were audiotaped for adherence and competence ratings, performed on a randomly
selected subset of sessions.
Interpersonal psychotherapy is a proven efficacious treatment, well
studied for the treatment of depression.26,27 Our
group has done extensive research using this treatment, and therapists in
this study had a strong allegiance to IPT. Interpersonal psychotherapy was
delivered as described in a published manual,28 using
an introductory, middle, and termination phase. During the introductory phase,
symptoms were reviewed and identified and an interpersonal inventory was completed.
Interpersonal psychotherapists used a grief focus, sometimes accompanied by
a secondary focus on role transition or interpersonal disputes. The relationship
between symptoms and grief and other interpersonal problems was discussed.
The middle phase was used to address grief and other interpersonal problems,
as indicated. The IPT therapist helped patients to arrive at a more realistic
assessment of the relationship with the deceased, addressing both its positive
and negative aspects, and encouraged the pursuit of satisfying relationships
and activities. In the termination phase, treatment gains were reviewed, plans
were made for the future, and feelings about ending treatment were discussed.
Complicated grief treatment, delivered according to a manual protocol,
also included an introductory, middle, and termination phase. In the introductory
phase, the therapist provided information about normal and complicated grief
and described the dual-process model of adaptive coping, entailing both restoration
of a satisfying life and adjustment to the loss.29 This
model posits that grief proceeds optimally when attention to loss and restoration
alternate, while coping with both processes proceeds more or less in concert.
Thus, in addition to discussion of the loss, the introductory phase of CGT
included a focus on personal life goals. In the middle phase, the therapist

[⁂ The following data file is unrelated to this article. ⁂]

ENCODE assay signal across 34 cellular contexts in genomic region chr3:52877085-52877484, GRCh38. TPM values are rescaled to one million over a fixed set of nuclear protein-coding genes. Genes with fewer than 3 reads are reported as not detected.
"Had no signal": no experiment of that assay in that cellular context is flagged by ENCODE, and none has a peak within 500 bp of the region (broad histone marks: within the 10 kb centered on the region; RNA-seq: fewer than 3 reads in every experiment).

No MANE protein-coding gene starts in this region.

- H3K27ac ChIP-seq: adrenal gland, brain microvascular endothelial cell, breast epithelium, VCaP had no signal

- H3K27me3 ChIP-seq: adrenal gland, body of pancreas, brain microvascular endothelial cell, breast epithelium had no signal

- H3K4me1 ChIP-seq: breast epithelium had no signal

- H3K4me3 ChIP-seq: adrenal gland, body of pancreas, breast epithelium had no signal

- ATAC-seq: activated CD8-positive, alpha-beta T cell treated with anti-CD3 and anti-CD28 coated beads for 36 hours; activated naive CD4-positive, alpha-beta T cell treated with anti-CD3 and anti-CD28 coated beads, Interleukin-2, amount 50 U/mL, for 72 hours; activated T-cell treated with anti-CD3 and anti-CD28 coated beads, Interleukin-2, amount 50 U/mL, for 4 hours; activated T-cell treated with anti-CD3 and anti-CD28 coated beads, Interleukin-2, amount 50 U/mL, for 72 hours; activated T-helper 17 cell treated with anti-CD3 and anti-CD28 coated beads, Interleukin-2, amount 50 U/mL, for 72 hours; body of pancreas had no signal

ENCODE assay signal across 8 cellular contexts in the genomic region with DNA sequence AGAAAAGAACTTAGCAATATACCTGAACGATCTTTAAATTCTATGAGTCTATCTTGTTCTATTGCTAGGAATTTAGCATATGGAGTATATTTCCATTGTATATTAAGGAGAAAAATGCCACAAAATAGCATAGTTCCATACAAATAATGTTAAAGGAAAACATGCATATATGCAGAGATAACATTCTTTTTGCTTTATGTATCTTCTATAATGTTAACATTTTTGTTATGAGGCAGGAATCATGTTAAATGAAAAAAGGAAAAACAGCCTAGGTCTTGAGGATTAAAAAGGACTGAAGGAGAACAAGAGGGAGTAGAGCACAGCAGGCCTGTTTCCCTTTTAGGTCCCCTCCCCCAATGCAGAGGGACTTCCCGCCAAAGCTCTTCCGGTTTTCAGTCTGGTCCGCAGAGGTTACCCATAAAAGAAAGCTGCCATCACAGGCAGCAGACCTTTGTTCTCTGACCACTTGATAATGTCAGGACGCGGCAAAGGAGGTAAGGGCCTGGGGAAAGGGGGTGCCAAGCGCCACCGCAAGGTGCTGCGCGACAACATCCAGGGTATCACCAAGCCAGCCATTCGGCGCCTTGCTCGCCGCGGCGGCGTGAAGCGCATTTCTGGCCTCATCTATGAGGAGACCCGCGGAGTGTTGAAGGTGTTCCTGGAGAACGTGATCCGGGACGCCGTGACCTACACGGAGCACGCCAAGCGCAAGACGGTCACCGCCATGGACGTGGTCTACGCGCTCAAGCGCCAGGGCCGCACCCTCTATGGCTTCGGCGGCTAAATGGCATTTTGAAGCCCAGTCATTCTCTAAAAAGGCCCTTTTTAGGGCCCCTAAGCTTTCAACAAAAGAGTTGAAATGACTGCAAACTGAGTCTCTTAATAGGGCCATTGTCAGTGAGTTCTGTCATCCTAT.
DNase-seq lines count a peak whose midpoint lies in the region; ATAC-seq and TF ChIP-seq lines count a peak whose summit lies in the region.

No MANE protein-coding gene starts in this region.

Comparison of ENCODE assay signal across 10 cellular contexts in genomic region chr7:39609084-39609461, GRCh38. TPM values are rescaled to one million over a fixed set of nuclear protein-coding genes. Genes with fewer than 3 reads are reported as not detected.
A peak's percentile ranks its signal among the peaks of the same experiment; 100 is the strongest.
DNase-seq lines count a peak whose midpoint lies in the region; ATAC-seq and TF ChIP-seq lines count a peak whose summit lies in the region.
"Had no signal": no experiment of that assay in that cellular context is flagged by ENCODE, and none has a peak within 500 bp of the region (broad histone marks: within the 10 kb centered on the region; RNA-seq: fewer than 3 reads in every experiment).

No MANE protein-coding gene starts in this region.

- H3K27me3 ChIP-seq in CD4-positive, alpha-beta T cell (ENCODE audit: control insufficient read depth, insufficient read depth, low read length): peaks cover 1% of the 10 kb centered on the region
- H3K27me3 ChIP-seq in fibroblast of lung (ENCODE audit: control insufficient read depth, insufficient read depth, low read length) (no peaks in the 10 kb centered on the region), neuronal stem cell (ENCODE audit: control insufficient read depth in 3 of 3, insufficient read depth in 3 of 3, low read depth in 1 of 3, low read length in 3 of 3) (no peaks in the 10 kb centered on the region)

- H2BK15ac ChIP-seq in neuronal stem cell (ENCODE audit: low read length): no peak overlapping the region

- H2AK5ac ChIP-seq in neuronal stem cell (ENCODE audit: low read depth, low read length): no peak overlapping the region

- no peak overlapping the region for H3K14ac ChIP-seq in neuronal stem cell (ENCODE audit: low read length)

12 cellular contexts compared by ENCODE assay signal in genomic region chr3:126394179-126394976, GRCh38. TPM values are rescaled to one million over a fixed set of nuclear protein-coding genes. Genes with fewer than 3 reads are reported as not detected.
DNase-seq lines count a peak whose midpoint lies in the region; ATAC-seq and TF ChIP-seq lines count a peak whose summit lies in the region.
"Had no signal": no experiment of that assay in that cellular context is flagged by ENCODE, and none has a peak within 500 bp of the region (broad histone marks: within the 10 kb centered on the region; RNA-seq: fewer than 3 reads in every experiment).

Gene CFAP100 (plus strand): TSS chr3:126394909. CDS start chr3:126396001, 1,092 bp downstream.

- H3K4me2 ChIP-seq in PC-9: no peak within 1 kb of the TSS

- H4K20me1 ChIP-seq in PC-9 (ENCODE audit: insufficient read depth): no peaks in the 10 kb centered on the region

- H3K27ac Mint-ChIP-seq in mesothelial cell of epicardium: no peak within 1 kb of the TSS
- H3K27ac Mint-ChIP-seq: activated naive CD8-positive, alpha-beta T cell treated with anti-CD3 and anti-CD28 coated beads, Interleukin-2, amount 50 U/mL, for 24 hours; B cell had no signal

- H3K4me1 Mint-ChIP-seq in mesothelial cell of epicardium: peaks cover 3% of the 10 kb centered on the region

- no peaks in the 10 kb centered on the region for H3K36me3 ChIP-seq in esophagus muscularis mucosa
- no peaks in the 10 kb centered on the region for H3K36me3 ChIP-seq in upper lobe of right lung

addressed both processes in tandem. Similar to IPT, the termination phase
focused on review of progress, plans for the future, and feelings about ending
In contradistinction to IPT, however, traumalike symptoms were addressed
using procedures for retelling the story of the death and exercises entailing
confrontation with avoided situations, modified from imaginal and in vivo
exposure used for PTSD.30,31 We
called the retelling procedure “revisiting.” To conduct a revisiting
exercise, the therapist asked patients to close their eyes and tell the story
of the death. The therapist tape-recorded the story, and periodically asked
the patient to report distress levels. The patient was given the tape to listen
to at home during the week. Distress related to the loss (eg, yearning and
longing, reveries, fears of losing the deceased forever) was targeted using
techniques to promote a sense of connection to the deceased. These included
an imaginal conversation with the deceased and completion of a set of memories
questionnaires, primarily focused on positive memories, though also inviting
reminiscence that was negative. The imaginal conversation was conducted with
the patient’s eyes closed. The patient was asked to imagine that he/she
could speak to the person who died and that the person could hear and respond.
The patient was invited to talk with the loved one and then to take the role
of the deceased and answer. The therapist guided this “conversation”
for 10 to 20 minutes. For the restoration focus, patients defined personal
life goals using a technique derived from motivational enhancement therapy.32 Patients were encouraged to consider what they would
like for themselves if their grief was not so intense. The therapist then
helped patients identify ways to know that they were working toward their
identified goals. Concrete plans were discussed and the therapist encouraged
the patient to put these into action. Standard IPT procedures targeting role
transition and/or interpersonal disputes were also used, as needed, to encourage
patients to reengage in meaningful relationships. More detailed information
describing the treatment is available from the authors.
Independent evaluators were experienced master’s- or doctoral-level
clinicians trained for reliability on rating instruments and monitored throughout
the study. Evaluators were blinded to treatment assignment, and study staff
closely monitored procedures to maintain the blinding. Independent evaluators
conducted assessments prior to as well as after treatment. Additionally, for
randomized participants who dropped out after at least 1 treatment session,
a Clinical Global Improvement (CGI) Scale score was generated. To do this,
therapists provided a global improvement rating and a brief narrative justifying
their rating, without including information related to the treatment. The
independent evaluator reviewed the rating and narrative as well as available